Eliminating Skilled Nursing Facilities’ (SNFs) Medical Billing Complication

Medical billing for Skilled Nursing Facilities has undergone metamorphic changes ever since the Balanced Budget Act of 1997 came into effect 1998. One of the significant requirements under the new legislation is that Skilled Nursing Facilities are not permitted to unbundle services that are administered by contracted healthcare providers. As a result, most of the services provided to Medicare beneficiaries are to be bundled together and billed by SNFs under the Prospective Payment System (PPS) in one consolidated claim. The SNF concerned is then responsible to pay for contracted services out of the per diem rate that it earns for caring a Medicare beneficiary.

While this imposition may have helped reduce potential fraud and abuse due to double billing by healthcare providers, SNFs have certainly had a hard time in understanding:

  • What services are covered under consolidated billing
  • What is billable under Medicare Part A
  • What is billable under Medicare Part B
  • State-specific Medicaid protocols and methodologies for SNFs Medical Billing
  • Commercial health insurance plans and their dynamics

Though most the services offered to a resident under Medicare Part A are allowed to be included in the consolidated billing, certain services deemed costly or requiring specialization must not be appended with the consolidated billing. Generally, physician’s professional services; certain dialysis-related services, including covered ambulance transportation to obtain the dialysis services; certain ambulance services, including transporting the beneficiary to the SNF initially, transporting from the SNF at the end of the stay (other than when involving transfer to another SNF), and transporting round-trip during the stay temporarily offsite to receive dialysis or certain types of intensive or emergency outpatient hospital services; erythropoietin for certain dialysis patients; certain chemotherapy drugs; certain chemotherapy administration services; radioisotope services; and customized prosthetic devices are excluded.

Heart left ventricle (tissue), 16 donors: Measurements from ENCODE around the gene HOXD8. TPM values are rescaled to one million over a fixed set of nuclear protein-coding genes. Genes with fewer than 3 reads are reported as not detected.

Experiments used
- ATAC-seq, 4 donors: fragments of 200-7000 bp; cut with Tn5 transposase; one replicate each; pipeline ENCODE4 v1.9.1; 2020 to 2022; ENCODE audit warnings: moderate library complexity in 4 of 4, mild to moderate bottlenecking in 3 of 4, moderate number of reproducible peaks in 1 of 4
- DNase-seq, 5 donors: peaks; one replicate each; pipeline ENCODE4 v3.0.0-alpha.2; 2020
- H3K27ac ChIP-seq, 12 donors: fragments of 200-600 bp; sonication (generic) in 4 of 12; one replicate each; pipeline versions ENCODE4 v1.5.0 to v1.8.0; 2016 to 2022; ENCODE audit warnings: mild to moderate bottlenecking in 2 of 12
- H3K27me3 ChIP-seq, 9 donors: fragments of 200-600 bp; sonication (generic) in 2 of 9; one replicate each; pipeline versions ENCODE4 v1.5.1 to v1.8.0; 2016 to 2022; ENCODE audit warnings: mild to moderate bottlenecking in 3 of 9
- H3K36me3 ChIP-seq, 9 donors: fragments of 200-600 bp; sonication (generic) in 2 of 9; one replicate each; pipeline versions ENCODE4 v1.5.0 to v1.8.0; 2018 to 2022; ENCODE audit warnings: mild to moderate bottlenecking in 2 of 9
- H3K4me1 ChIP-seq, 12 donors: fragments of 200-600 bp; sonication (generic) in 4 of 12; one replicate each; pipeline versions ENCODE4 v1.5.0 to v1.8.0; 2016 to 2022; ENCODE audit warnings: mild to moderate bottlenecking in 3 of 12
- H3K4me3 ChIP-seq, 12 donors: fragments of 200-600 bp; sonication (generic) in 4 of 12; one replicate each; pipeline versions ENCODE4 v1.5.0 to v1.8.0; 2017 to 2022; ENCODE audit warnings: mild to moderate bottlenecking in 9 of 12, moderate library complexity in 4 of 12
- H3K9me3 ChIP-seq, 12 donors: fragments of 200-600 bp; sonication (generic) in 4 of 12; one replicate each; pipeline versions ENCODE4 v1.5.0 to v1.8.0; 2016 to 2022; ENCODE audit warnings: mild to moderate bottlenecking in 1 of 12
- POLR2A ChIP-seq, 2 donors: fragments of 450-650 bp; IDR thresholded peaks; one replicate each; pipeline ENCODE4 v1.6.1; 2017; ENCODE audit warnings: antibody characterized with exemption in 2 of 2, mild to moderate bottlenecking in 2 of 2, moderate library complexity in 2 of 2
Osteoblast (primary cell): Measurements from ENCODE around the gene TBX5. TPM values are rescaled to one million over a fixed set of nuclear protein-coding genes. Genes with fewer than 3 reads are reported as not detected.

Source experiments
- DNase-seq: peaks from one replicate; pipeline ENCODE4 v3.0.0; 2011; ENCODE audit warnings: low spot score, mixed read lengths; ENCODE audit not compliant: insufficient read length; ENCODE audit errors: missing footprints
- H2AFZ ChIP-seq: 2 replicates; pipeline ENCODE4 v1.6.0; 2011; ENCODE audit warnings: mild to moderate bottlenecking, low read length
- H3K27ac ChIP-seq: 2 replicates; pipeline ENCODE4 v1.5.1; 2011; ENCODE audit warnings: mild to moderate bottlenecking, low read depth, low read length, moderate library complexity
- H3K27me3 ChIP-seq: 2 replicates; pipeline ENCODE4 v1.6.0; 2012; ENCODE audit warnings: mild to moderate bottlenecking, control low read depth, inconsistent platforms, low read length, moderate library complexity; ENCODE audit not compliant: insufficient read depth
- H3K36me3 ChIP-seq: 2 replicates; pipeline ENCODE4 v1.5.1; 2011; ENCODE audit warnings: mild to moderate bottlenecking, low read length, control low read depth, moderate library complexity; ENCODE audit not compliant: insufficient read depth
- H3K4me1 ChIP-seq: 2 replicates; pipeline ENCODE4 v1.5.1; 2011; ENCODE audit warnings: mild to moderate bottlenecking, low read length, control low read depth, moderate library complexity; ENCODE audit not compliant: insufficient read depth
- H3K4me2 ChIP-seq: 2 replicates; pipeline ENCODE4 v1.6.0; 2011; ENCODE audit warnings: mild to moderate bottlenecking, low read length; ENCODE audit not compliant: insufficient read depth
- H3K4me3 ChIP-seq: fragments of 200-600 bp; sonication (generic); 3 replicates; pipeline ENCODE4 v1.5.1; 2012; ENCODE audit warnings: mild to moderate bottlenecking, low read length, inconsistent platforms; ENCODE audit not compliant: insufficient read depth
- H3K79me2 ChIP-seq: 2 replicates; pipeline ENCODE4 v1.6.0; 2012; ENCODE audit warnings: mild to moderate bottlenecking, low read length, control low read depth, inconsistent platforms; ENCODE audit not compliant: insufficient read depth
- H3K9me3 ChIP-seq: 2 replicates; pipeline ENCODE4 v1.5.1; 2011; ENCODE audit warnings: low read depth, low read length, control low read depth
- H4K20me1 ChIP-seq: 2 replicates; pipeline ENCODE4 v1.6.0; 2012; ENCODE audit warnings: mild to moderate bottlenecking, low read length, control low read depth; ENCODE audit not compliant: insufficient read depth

The services that are excluded under Medicare Part A should be billed under Medicare Part B, which allows medically necessary services to be reimbursed under the ‘Fee For Service’ (FFS) system. It is possible that SNFs may have not entirely been thorough with these procedures, resulting in billing inefficiencies.

Even as most of the SNFs need to bill Medicare Part A and Part B, there could be SNFs that operate under state-specific Medicaid ambit. And, because each of the 50 states in the U.S. may its own Medicaid program, SNFs should invariably have to bill under their state-specific Medicaid rules and regulations. This regions-specific compliance too may have had a considerable impact on SNFs billing.

Outside the public health insurance plans, SNFs encounter the second largest health insurance providers in commercial health insurance carriers. While CMS has set a uniform standard for reimbursements across the board, commercial plays may still have their own individualistic methods of SNF reimbursement. Thus, SNFs medical billing may have suffered from having to adapt to these multi-payer dynamics.

These SNF-related medical billing concerns necessitate the significance of SNF medical billing specialists that certified and competent to maneuver SNF medical billing executions under Medicare Part A, Part B, state-specific Medicaid programs, and the commercial health insurance environment. MBC has been versatile enough to solve medical billing issues regardless of location, size, or medical disciplines; practices across the 50 states in the U.S. continue to rely on us for remedial and transformational medical billing services. With our nation-wide resource-base adept at multi-component and multi-payer health insurance environments, SNFs should be able to put their medical billing complication to rest.